iOS 8 and Why it’s Not a Gamechanger for Ebooks

This isn’t a tech post. I do those once in a blue moon (I believe the last one was about Apple’s last operating system announcement) but this isn’t one.

Mark Coker, founder of Smashwords, had a post yesterday about iBooks and the way it will revolutionize ebooks the same way iTunes did for music. Usually, Coker is pretty damn smart, especially in all things publishing, but I’m afraid he’s a little short sighted with his last couple posts. First, he acts like Amazon is planning to rob authors blind (not considering what else might be at play) and then he treats iBooks like it’s going to be a better marketplace for books. All the while making a pretty blatant sales pitch for Smashwords, a move I understand and appreciate since he is a business owner and entrepreneur, but maybe he should be focusing on making his site a little easier to use before he makes it out to be the next best thing for authors to Amazon and the best way into Apple.

Not the point.

His latest assessment is that iOS 8 is basically going to be the shits. He states that because it will be pre-loaded in the operating system it will make Apple a much more viable marketplace, possibly even a true contender for Almighty Amazon.

God, I hope he’s right. I want people reading. I want buying ebooks, especially my ebooks, to be as easy as possible. I’m up on Apple, ready to go (through Draft2Digital which was so, so, soooooooooo much easier to use than Smashwords), and I would love to see my sales (more like sale) increase.

Here’s the problem. Apple, they’re great innovators but God help us if they are following. Their way is the Only Way, and it’s not intuitive. The reason we think iTunes and the iPhone are so great is because they were the first to make them. I love it when people yak on about their Macs, but at the end of the day its a niche market, partly because of cost and partly because the way people were brought up using computers isn’t the way Apple thinks you should use a computer. In fact, switch to Android, you’ll see how a smartphone should run. And really, take a look at iTunes, try and search through your library or transfer music in a way that hasn’t been blessed by the Altar of the Bitten Fruit.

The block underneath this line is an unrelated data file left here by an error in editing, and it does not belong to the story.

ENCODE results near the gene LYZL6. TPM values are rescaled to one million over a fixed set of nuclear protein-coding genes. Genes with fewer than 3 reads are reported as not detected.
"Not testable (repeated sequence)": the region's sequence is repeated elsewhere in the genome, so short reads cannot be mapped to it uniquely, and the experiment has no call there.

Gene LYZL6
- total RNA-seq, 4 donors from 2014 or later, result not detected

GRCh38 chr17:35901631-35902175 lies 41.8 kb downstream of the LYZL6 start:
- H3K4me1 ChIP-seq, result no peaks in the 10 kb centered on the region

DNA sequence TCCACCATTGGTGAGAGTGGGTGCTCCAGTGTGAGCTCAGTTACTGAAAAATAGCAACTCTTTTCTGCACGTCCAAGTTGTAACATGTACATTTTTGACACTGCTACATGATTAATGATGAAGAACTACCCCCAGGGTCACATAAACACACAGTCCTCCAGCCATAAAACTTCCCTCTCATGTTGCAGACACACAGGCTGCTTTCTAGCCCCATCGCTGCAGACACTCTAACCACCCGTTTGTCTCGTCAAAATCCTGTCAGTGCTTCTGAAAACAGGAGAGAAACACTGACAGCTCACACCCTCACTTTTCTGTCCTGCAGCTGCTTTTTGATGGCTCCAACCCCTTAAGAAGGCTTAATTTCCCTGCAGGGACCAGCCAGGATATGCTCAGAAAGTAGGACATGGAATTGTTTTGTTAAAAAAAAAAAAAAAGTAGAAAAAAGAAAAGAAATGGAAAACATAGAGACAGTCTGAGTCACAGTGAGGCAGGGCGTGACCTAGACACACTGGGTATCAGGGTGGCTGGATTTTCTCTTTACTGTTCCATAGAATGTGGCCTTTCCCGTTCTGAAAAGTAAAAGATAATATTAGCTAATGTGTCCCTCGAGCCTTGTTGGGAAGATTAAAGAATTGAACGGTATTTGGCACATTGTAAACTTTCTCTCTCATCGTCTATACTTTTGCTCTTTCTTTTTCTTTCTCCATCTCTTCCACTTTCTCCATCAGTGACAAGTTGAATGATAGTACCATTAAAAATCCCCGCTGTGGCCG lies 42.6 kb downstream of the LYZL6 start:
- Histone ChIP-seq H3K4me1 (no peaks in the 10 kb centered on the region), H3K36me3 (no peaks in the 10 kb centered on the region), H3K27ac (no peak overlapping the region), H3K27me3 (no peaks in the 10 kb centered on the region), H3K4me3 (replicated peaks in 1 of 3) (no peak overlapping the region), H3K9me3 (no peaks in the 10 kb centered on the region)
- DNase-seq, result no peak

What made me think of this was when today, when trying to find my link to the iBookStore for Sorcerer Rising, I couldn’t find it. In fact, the only way I could find it is in iTunes. Now, I don’t know about you, but I don’t think it’s a best practice to make your marketplace only accessible through a single program. Sure, iTunes is popular, but why not make a .com where you could purchase digital content that is automatically synced to your account? It doesn’t just apply to the web, there is still not an iTunes for Android, alienating the entire market (which is now bigger than iPhone).

I could deal with these things but at the end of the day they are symptomatic of an attitude. The Apple attitude. They don’t make these things possible, not because it’s too challenging, but because they know what you want.

And as soon as you change your mind, they will let you know.

Sometimes this attitude produces amazing results. They have invented whole industries with their innovative thinking by truly giving people things they didn’t know they wanted or needed. But they’re not flexible and they do not hold themselves bound to their customers in any way. If anything, you should just be happy they offer what they do and keep on worshiping with your doallars.

At the end of the day, this will be what makes this a lackluster affair. It might do alright, but it won’t be iTunes and it certainly won’t be Amazon, not without a shift in thinking.

And if you’re sitting there thinking Apple’s success speaks for itself, remember that for a long damn time they were a has-been. They innovated then failed to keep up with what customers wanted and lost the market. They were the hot thing and no one thought they could fail.

They were right.

It was the customer who was wrong.

And you know what, that sounds a little familiar to some other business authors are acquainted with. Apple might have heard of them too.

How’d that work out for them?



About enathansisk

My name is Nathan Sisk, and I am a writer and aspiring author.
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